The Short Version: Lacey and Eric have just bought a lovely house – a fixer-upper, sure, but the sort of house that you make your own and you grow into with a family. It’ll be perfect to raise their expectant child – but the house, it seems, comes with a child of its own already: a ferocious young boy named Drew, who may or may not be responsible for several murders in the house over many years…
The Review: You know that trope about horror movies, where you want to shout at the screen because the characters are doing something stupid? You know: “Don’t go in there!”, “Did you not just see that?!” – that sort of thing. You yell at them because they’re being painfully stupid, because they’re doing things that no one in their right minds would ever freaking do. Well…. I mention this because I’m not sure I’ve ever read a book, a horror novel, where I was shouting at the characters in this same way. Because they would just willfully do incredibly stupid things or disregard something right in front of them in order to… I don’t know. To move the plot along? To pad the length of the book to over 350 pages when it easily could’ve wrapped up in half that?
I’ll admit that I didn’t expect too much from this one – it looked like it was going to be a pretty typical riff on a haunted house story, but the creepy ghost kid’s name is Drew and, ha ha, that’s my name too, so, what a fun coincidence! And when a haunted house story is done well, you can’t really go wrong. But when it isn’t done well – and let me be frank, it was not done well here – it can be a painful experience. But let’s start with the good.
What’s good? The setting, although it’s wildly underplayed, is South Carolina and the image of a big old house in the late summer heat is instant atmosphere. Coupled with a batty mother character who clearly believes in ghosts and spiritual things, you’re on the right track. And some of the moments between Drew and Lacey are interesting. It’s a somewhat more unusual story development to see the ‘victim’ – that is, Lacey, the one being haunted – working with the ghost in such a mentoring/parenting sort of way. She’s a grade school teacher, as we’re oh so often reminded, and she knows how to deal with rambunctious young boys. A couple of the moments between them get close to being oddly touching in spite of the creep factor and so the reader begins to wonder if, hey, this might be something interesting developing.
Unfortunately, Lacey (and, again, pretty much every character in the book) is so mind-numbingly stupid that you never get to enjoy the possibilities. Instead, every time she or anyone else seems to be coming around to some kind of conclusion – even a simple one, like “hey I think this is a ghost” – they veer off, as though distracted by a shiny object, and the whole thing has to go round again. There is a fine line between not-believing and just being an idiot in the face of clearly weird shit – and they blow right over the line every time. It’s actually downright infuriating. Eric, the put-upon lawyer husband, just sounds like kind of a schmuck – it’s unclear what, exactly, is terribly winning about him and he does contradictory things within the space of pages, like yelling at Lacey about their money problems and then ordering her a bunch of furniture to surprise her. And when characters make strange pronouncements about the house and the history of death… they take forever to, you know, do a quick google search. Ask a follow-up question. Do really anything at all.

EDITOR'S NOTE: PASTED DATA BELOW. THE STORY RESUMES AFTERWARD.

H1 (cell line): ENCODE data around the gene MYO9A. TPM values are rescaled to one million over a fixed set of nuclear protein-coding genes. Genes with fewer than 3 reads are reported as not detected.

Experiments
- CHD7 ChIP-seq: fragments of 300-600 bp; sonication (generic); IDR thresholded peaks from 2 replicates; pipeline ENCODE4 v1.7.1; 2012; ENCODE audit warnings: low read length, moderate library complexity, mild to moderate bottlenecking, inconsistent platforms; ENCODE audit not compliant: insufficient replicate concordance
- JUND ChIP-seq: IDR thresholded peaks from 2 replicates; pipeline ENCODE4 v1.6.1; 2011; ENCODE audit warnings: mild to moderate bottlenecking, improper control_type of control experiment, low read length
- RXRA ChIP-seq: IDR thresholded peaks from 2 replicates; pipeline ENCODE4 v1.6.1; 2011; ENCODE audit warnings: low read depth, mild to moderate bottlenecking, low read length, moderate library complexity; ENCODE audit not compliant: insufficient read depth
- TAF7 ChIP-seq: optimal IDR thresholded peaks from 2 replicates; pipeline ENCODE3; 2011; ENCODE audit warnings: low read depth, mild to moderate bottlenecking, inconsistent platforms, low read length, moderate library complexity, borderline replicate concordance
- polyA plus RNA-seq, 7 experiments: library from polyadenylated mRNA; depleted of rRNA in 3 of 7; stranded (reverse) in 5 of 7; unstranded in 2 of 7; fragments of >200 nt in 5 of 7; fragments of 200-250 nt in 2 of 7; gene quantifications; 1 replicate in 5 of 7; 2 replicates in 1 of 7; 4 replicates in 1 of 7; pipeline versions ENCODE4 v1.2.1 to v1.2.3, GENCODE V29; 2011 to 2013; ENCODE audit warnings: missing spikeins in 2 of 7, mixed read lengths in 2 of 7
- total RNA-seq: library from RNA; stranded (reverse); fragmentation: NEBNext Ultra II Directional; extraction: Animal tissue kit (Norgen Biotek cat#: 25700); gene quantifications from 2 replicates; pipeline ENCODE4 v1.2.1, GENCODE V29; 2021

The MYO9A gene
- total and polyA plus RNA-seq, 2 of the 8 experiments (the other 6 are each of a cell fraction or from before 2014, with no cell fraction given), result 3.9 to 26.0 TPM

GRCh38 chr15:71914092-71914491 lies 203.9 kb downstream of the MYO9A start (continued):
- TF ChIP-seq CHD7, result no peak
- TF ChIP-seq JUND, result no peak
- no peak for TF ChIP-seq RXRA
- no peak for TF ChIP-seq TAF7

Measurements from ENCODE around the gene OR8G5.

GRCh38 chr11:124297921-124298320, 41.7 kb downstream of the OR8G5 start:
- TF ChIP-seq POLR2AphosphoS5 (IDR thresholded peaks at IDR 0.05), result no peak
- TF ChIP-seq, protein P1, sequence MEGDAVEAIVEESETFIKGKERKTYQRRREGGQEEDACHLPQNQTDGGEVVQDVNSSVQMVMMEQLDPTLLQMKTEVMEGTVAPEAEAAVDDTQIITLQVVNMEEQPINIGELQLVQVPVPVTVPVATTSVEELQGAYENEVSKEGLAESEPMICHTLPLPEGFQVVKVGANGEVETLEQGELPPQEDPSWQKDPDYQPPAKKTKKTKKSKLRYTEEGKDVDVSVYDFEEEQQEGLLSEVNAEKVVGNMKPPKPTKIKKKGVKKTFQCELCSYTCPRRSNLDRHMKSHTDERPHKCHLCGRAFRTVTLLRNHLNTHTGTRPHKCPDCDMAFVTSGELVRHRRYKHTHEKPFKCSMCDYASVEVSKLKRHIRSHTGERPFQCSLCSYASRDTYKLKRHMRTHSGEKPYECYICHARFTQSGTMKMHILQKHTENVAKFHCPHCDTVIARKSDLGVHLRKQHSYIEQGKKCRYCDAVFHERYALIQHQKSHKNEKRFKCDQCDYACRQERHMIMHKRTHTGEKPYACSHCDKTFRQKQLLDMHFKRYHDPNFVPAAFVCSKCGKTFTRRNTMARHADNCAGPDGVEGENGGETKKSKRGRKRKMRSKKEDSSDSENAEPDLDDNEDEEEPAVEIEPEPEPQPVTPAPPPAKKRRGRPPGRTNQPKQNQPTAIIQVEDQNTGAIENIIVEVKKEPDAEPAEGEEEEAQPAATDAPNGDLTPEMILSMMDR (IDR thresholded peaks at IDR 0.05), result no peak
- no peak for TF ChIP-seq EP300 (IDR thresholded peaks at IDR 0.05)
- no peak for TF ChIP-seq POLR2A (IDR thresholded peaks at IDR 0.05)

There’s also a strange sideplot regarding one of Eric’s clients – a somewhat developmentally stunted man being sued for divorce and custody. It comes out (and this is a spoiler, I guess, but also intensely predictable) that Lex, this man, is somehow connected to the house that Eric and Lacey bought. Quel surprise! Except the connections, once they’re revealed, barely make a lick of sense. The final showdown and conclusion actually make even less sense, although I could see how the concept could be salvaged in the hands of a truly deft horror author. Although, maybe not even then: it just feels headshaking and odd and an attempt to “do something new” when all that was needed was the old thing done well.
Rating: 2 out of 5. I’ll give a little bit of credit: the whole teacher/child thing, underused and half-baked as it comes off here, was a refreshing idea for a twist on a haunting. For that reason alone, I give it more than a bottom mark. But if you’re going to allow your book to be blurbed as “for fans of Heart-Shaped Box“, you better bring the juju – and Condit doesn’t even come close. I’m not even sure she brought the final draft. It’s just an unpleasant mess full of stupid people – nobody should have to shout at the book they’re reading as often as I did.